Diagnosis and treatment of giant lateral abdominal wall haematoma after blunt trauma: a case report
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Lateral abdominal wall haematoma after blunt trauma that require surgery is rare. They usually present with pain, bruising and swelling after trauma.
We report a case of a fit and healthy young girl who developed a large lateral abdominal wall haematoma following blunt trauma. Initially the haematoma was managed conservatively, however in view of increasing size surgical removal was undertaken. Post operatively the patient developed a small seroma and which was subsequently drained under ultrasound guidance. A thorough review of the literature has identified there are various options of treatment for patients with lateral abdominal wall haematoma. We conclude that management of giant traumatic lateral abdominal wall haematoma can be challenging, some will eventually need surgical intervention.
KeywordsBlunt Trauma Haemodynamic Instability Gluteal Region Inferior Epigastric Artery Lateral Abdominal Wall
Although the majority of haematoma of the lateral abdominal wall after blunt trauma are managed conservatively, some may need surgical management. We present a case of post-traumatic lateral abdominal wall haematoma that increased in size over few months after the initial injury and eventually required surgical excision.
A 21-year-old healthy young girl suffered a ski-ing injury to her right flank. She is a non-smoker and does not have any significant medical or family history. An ultrasound scan performed three months after the accident showed a large subcutaneous haematoma in right posterior paraspinal region. There was no significant Doppler flow in that area. She was initially managed conservatively. The haematoma appeared to increase in size and she subsequently had a CT scan, which showed a 13 × 10 × 20 cm well defined low density cystic mass occupying the right flank and descending posteriorly to involve the gluteal muscles and upper thigh. The swelling had fine septations but was otherwise uniform in echo density and there was no infiltration into the deep muscular layers. The features were consistent with a resolving haematoma with no evidence of acute haemorrhage. Her routine haematological investigations including haemoglobin on admission were within normal limits. She was investigated for bleeding diathesis and there was no evidence of one. There was no family history of bleeding diathesis.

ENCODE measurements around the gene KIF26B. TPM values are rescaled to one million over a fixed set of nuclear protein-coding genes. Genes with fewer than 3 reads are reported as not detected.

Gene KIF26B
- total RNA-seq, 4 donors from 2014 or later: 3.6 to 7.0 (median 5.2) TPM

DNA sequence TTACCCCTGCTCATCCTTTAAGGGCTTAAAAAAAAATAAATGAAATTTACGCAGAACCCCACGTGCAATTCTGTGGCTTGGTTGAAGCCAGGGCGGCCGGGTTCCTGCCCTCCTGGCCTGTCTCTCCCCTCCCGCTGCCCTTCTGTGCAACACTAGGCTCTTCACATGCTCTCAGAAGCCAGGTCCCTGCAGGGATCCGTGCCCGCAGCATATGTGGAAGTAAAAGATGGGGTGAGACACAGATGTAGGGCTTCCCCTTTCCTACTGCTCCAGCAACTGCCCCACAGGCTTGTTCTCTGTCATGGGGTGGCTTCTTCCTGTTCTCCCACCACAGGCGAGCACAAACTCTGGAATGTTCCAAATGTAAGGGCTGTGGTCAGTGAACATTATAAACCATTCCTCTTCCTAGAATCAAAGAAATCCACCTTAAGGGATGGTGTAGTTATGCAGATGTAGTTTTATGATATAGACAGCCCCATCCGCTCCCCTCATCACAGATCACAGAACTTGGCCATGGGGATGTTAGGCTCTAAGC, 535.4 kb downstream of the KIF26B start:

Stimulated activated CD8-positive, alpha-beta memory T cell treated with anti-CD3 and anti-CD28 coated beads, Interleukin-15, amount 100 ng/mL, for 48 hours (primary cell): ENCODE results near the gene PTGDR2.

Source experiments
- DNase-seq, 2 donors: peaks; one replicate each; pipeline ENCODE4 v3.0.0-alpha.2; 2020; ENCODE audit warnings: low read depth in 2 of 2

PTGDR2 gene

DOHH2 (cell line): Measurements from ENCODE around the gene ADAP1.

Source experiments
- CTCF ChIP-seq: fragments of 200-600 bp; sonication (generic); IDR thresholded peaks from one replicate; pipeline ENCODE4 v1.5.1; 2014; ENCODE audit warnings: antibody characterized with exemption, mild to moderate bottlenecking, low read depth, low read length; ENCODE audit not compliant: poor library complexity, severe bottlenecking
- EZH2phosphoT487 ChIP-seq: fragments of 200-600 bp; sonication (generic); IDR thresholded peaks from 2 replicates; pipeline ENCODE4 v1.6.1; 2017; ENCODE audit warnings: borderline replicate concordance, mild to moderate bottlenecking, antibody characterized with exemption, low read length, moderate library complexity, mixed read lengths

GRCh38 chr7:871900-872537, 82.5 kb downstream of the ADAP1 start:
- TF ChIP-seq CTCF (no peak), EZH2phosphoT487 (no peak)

Haematomas of the abdominal wall can be divided in the common rectus sheath haematomas and the less frequent lateral abdominal wall haematomas. Rectus sheath haematoma can develop spontaneously in patients with severe hypo-coagulability such as haemophilia, von-willebrand disease or sometime anticoagulant therapy. It is also a rare complication of pregnancy, laparoscopic cholecystectomy or even abdominal insulin injections . Spontaneous rectus sheath haematoma caused by rupture of inferior epigastric artery has also been reported .
Lateral wall haematomas are uncommon and there are few reports or studies. They are classified into two groups- slow growing (oozing from muscle surface/venous bleed) and rapidly growing (arterial bleed usually from deep circumflex iliac artery) haematoma. Lefere et al  reported an expanding haematoma of the lateral abdominal wall after blunt trauma and Ilkgul et al  reported a case of post-traumatic lateral abdominal wall haematoma with non specific findings. There has been reported cases of iatrogenic haematoma from deep circumflex iliac artery as a result of trocar placement during laparoscopic surgery  as well as spontaneous haemorrhage from the same artery by Katsumori et al  and Shimizu et al.
Diagnosis can be made clinically by obvious swelling/bruising or may be non-specific findings like chronic anaemia, fever and plural effusion . Imaging studies like ultrasound/CT/MRI helps to confirm the diagnosis by differentiating between rectus sheath and lateral abdominal wall compartment haematomas as well as help to exclude the intra abdominal haemorrhage.
The majority of haematomas can be treated conservatively. CT and MRI provide accurate information with regards to characteristics of the haematoma. There may be role for angiography (with or without embolisation) in patients with an acutely expanding haematoma with arterial bleed causing haemodynamic instability [3, 6, 7]. Slow growing lateral wall haematoma may be less obvious initially mainly because of their anatomical location and can be managed conservatively in most of the cases. But progressive disfigurement and discomfort necessitated surgical intervention in our case. Postoperative seroma is not uncommon and there are different modalities of treatments available with varying degree of success. A recent study showed sclerotherapy as a promising treatment in post mastectomy seromas . In our case it was managed by radiology-guided drainage.
The majority of haematomas resulting from blunt trauma in our experience are managed conservatively. In the acute setting, our indications for an intervention, either radiological or surgical would be an acutely expanding haematoma with suspicion of underlying major vessel injury associated with haemodynamic instability. Our experience with this case suggests initial conservative management is feasible if the patients are haemodynamically stable. However, during follow up a low threshold for surgical intervention is recommended for un-resolving haematomas. A combination of investigation (CT/MRI) and interventions (surgical/radiological) are required to ensure complete resolution of these haematomas.
Written informed consent was obtained from the patient for publication of this case report and any accompanying images. A copy of the written consent is available for review by the Editor-in-Chief of this journal.
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